Sixth-grader Sam Holtz correctly predicted the Sweet 16, Elite Eight, and Final Four in this year’s NCAA tournament. He tied for first place in ESPN’s bracket challenge, beating millions of other brackets. However, since Holtz, who lives near Chicago, is not 18 and entered the contest with his dad’s email address, ESPN has decided he will not be included in a lottery with the other people who came in the top 1 percent of the pool for a chance to win $20,000 and a trip to Maui.
ESPN spokesperson Kevin Ota said that the real prize isn’t money, but glory, and knowing you are better than everyone else. “He beat all of our commentators, all these celebrities, all the college experts,” Ota told the Daily Herald. “That’s what makes this so awesome. The prize really is secondary.”
Holtz didn’t seem to agree, telling the newspaper that the decision “irritated” him. ESPN is apparently putting together some type of prize for the 12-year-old, albeit one that probably doesn’t involve Hawaii.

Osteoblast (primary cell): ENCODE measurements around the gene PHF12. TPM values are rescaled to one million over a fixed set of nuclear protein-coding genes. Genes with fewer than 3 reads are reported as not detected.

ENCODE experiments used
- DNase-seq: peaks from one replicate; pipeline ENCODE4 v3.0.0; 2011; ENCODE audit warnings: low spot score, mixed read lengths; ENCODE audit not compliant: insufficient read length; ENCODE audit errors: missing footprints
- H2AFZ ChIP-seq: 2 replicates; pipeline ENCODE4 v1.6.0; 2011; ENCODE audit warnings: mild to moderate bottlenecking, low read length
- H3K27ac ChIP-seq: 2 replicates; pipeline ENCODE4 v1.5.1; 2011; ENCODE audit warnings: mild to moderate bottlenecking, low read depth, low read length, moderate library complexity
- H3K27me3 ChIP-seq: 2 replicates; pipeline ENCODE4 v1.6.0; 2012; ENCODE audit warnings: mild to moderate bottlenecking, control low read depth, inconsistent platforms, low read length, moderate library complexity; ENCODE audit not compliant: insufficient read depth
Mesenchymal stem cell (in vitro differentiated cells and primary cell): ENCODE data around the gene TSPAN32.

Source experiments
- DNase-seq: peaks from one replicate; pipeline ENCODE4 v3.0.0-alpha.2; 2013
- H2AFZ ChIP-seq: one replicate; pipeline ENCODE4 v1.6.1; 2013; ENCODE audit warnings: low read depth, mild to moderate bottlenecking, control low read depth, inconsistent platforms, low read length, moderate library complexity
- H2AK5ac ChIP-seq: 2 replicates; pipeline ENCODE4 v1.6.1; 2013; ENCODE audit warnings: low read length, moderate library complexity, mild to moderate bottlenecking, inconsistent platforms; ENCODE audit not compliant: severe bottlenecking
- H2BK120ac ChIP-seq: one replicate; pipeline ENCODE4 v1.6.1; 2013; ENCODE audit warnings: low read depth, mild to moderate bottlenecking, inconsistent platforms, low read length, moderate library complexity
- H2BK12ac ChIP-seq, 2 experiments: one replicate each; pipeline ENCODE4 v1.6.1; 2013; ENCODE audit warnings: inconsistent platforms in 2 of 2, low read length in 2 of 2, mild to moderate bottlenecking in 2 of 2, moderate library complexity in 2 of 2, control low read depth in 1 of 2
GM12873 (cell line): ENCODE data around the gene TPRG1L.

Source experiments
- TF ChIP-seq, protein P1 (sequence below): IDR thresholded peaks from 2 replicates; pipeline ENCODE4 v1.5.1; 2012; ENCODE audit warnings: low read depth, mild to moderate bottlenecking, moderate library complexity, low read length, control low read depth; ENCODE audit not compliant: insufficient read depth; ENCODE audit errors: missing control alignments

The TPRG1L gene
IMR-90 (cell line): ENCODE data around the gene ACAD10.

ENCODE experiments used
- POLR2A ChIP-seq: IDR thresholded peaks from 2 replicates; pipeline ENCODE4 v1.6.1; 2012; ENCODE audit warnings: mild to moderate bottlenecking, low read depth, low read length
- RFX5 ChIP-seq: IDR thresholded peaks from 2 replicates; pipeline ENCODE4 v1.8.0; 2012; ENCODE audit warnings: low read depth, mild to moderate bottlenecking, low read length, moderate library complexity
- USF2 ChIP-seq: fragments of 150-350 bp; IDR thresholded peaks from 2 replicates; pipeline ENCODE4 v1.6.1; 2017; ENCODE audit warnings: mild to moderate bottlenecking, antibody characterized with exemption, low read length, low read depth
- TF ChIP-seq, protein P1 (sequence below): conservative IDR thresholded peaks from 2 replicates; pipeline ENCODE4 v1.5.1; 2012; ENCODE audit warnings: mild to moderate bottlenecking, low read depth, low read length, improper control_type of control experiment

Although he isn’t eligible for the cash, Holtz and his family have had the chance to make the rounds on radio and television, telling the origin story of the mythical bracket. “I think it was kind of all skill,” Sam told ABC7. “Some people say it’s luck, but I think I studied enough.”
Butch Holtz, Sam’s father, told the station, “I was teasing him the other day, telling him, ‘Will you stop printing those damn brackets? You’re wasting all my ink out of the printer.’ He’s like, ‘Oh, yeah. I know what I’m doing. Leave me alone.’ I guess he proved me wrong.”
Sam also got a consolation prize from his mom — getting to stay home from school on Tuesday (although it kind of sounds like he might have wanted to go to school today, of all days, to soak up the admiration of his classmates).
“He wanted to go to school today, but I kept him home because ESPN said they planned to call this morning,” Elizabeth Holtz told the Associated Press. “He wants to go this afternoon, but I told him if Jimmy Kimmel calls, he’s going to have to miss that too.”